Figure 7: (a) Time effluence on photocatalytic degradation of Rhodamine B dye using TiO2 : Ga nanoparticles as the photocatalyst under UV irradiation. Inset represents the digital photographs of dye solution at different irradiation times to show color change due to photocatalytic degradation of RhB. (b) Pseudo-first-order kinetic plots and apparent rate constant of RhB degradation.

To quantitatively determine the performance of the photocatalyst, the percentage degradation (% d) is calculated by measuring relative decrease in the dye concentration against the initial value by estimating the peak absorbance of the absorption spectra of the dye solution at different irradiation times according to the following relation:𝐴%𝑑=1𝜏dye𝐴0dye×100,(11) where 𝐴0dye and 𝐴𝜏dye are the peak absorbance of dye solution at initial concentration and after irradiation time 𝜏, respectively. The degradation is found to be 50%, 80%, and 90% after irradiation times of 1 hr, 2 hr, and 3 hr, respectively. It is well known that the photocatalytic degradation kinetics follow the Langmuir-Hinshelwood model [54], which at low dye concentration can be approximated to an apparent 1st-order kinetic reaction according to the following relation [54]:𝐶ln𝜏dye𝐶0dye=𝑘app𝜏,(12) where 𝐶0dye and 𝐶𝜏dye are the dye concentrations at initial and at irradiation time τ and 𝑘app is the apparent 1st-order rate constant. A plot of ln(𝐶0dye/𝐶𝜏dye) versus τ will be a straight line, slope of which will carry the information of 𝑘app. Figure 7(b) represents the ln(𝐶0dye/𝐶𝜏dye) versus τ plot for our samples, and the value of 𝑘app is obtained as 1.3 × 10-2 min−1, which is found to be better than the previously reported values [50] of similar initial RhB concentrations, photocatalyzed with TiO2, indicating better photoactivity of our Ga-doped TiO2 nanoparticles. Also, to compare the photocatalytic performance of our sample (1.0 at.% Ga-doped TiO2 nanoparticles) with standard Degussa P-25 (as-received) samples, we have observed an 80% degradation of RhB within 120 min of irradiation, which is better than the Degussa P-25 TiO2 powders, where RhB is found to be degraded upto 80–90% within 150 min [55]. Further, the results are found to be better for 2.0 at.% Ga-doped samples against Degussa P-25, where we have observed almost 90% degradation of RhB within 90 min of irradiation.

As far as the effect of doping concentrations on the photocatalytic activity of the Ga-doped TiO2 nanoparticles is concerned, we have observed a gradual increase in the photoactivity of the nanoparticles from 0.1 at.% to 2.0 at.% Ga-doped samples, beyond which the photoactivity started to decrease. It is speculated that, beyond the optimal doping concentration, the Ga+3 ions may not act favorably as the charge trapping centers to reduce the electron-hole recombination, rather become recombination centers through “quantum tunneling” to affect the photoactivity significantly, as observed previously for Fe+3-doped TiO2 nanomaterials [41, 56]. Similar effect is also observed for Ga-doped TiO2 nanoparticles as well [36, 37], where the photoactivity is found to reach an optimum value for a certain dopant concentration (2 mol.% or 2–5 at%). In the current paper, we have reported all the data against 1.0 at% Ga doping, but a detailed study on the effect of doping concentration on the photocatalytic activity of Ga-TiO2 for photodegradation of organic dye (such as RhB, Methyl Orange, Orange-II, etc.) is underway and will be reported in due course.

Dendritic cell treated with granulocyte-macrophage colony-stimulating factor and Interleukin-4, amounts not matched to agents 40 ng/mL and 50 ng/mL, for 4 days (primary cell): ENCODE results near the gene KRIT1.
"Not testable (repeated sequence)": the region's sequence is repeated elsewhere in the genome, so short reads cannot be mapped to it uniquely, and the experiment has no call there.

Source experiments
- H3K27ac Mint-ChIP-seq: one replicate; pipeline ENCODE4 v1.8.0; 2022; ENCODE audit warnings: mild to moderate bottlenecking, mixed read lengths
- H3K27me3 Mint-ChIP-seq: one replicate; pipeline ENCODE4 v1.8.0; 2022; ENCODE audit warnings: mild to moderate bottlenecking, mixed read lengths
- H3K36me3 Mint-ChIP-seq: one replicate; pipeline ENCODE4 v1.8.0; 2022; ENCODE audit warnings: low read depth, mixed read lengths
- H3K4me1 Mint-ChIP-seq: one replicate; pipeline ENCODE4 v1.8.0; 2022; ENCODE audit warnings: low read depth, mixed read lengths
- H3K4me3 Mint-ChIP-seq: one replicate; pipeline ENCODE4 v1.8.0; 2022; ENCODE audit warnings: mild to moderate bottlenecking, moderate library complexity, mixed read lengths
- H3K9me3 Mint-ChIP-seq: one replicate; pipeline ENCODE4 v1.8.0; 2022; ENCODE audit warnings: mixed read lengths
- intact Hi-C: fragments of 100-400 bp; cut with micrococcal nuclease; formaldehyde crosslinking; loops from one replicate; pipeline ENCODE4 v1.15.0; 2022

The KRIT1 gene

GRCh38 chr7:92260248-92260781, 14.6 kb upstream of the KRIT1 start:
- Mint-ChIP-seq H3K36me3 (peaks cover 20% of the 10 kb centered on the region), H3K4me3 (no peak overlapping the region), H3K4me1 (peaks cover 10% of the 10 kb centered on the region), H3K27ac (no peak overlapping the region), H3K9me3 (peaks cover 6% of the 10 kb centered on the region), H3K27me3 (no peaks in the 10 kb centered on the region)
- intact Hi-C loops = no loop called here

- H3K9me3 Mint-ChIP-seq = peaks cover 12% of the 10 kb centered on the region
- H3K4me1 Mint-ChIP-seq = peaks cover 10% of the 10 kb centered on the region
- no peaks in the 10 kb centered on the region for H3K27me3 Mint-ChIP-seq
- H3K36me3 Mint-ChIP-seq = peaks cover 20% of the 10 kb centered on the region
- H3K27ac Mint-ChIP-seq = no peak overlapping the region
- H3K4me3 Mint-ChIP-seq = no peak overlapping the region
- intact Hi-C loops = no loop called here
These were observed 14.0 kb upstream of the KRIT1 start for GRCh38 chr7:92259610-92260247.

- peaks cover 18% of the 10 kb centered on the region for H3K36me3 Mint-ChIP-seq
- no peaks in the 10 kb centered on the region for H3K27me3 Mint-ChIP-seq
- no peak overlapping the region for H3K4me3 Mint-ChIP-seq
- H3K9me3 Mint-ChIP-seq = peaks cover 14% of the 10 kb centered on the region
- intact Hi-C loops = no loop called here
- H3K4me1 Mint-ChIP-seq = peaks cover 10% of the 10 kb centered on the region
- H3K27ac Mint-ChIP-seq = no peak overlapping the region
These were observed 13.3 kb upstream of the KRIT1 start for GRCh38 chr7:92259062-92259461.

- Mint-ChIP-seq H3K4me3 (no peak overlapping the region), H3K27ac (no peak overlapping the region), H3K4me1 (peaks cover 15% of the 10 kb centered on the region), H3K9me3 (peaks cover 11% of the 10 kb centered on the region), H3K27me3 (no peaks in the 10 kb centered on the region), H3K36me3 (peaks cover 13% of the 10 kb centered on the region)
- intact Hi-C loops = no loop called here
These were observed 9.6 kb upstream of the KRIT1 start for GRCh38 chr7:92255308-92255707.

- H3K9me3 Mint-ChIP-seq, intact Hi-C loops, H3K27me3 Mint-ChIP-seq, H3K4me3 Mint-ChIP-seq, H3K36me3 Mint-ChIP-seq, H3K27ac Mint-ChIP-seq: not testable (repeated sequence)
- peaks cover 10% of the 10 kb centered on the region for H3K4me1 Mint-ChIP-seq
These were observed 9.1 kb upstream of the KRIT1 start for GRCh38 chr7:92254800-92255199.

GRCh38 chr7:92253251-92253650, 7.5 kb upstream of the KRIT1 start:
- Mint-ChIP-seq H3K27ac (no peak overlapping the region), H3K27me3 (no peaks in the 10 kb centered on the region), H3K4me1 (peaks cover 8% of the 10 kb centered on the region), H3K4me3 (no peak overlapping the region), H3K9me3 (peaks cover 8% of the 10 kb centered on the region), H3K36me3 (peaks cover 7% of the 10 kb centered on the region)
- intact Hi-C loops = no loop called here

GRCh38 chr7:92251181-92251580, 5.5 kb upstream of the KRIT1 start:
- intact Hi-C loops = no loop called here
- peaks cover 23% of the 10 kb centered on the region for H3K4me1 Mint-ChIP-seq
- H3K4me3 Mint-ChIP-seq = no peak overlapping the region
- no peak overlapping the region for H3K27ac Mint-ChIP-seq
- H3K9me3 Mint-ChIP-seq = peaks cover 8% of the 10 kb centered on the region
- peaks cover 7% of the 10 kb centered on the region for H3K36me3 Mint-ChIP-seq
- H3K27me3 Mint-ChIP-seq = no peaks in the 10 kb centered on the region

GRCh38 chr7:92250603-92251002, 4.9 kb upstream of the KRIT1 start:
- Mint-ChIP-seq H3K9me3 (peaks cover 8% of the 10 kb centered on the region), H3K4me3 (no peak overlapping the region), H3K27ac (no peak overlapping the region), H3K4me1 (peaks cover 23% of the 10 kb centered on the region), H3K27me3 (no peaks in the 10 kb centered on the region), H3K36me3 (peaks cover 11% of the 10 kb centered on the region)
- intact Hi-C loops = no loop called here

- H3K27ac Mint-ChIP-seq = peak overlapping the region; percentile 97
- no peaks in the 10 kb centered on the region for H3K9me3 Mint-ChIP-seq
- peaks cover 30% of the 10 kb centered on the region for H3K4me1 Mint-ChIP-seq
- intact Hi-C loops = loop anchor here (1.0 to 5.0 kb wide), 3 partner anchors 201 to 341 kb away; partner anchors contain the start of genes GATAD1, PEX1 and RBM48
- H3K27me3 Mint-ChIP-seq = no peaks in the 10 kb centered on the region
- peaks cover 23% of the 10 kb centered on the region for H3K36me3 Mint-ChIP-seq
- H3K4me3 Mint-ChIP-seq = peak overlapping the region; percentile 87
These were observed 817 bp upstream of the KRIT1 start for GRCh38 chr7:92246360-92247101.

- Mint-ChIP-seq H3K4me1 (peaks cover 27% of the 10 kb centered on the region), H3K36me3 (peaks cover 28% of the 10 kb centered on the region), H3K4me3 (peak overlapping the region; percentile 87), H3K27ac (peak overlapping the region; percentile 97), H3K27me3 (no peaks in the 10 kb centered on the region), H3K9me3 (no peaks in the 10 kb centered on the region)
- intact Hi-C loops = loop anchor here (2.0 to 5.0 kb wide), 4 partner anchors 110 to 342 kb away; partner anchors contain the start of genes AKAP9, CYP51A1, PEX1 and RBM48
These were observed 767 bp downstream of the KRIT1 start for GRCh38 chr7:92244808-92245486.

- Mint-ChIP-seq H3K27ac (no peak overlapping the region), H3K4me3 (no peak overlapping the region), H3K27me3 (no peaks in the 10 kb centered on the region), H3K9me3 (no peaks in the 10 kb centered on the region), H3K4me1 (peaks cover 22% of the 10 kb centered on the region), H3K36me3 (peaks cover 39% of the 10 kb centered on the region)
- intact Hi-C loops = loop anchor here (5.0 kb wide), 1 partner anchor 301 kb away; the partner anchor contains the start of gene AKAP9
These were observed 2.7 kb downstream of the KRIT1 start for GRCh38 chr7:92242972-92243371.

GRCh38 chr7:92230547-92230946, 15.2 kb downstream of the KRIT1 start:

4. Conclusions

Photocatalytic degradation of organic dye solution (Rhodamine B) is performed using Ga-doped TiO2 nanoparticles as the photocatalyst. The nanoparticles are synthesized via sol-gel deposition process by using titanium isopropoxide and gallium oxide as the starting materials. XRD and Raman measurements confirm the pure anatase phase formation of the nanoparticles. Size-strain analysis shows that the doped samples are slightly strained due to the presence of Ga ions within TiO2 matrix either as substitutional and (or) interstitial dopants. The nanoparticle size is found to be around 15 nm and confirmed via HRTEM imaging. XPS analysis shows the presence of Ti+3 and surface titanol groups, which enhance the photoactivity of the nanoparticles. Optical reflectance measurements showed a slight red-shift of the bandgap of the doped sample due to the formation of defect state within the bandgap of TiO2 to improve the photocatalytic activity of TiO2. Degradation of dye solution is done under UV irradiation and found to be highly efficient. The apparent 1st-order rate constant is found to be around 1.3 × 10−2 min−1, which is relatively higher than the previously reported values of TiO2-assisted photodegradation of RhB with similar initial concentrations. The cost-effective, sol-gel-derived TiO2 : Ga nanoparticles can be used efficiently for light-assisted oxidation of toxic organic molecules in the surface water for environmental remediation.


Financial support of the World Class University Grant no. R32-2008-000-20082-0 of the Korea Research Foundation is acknowledged. The authors are also grateful to Ji-Hye Park and Dong-Ju Lim of UNIST Central Research Facilities for Raman and XPS characterizations, respectively.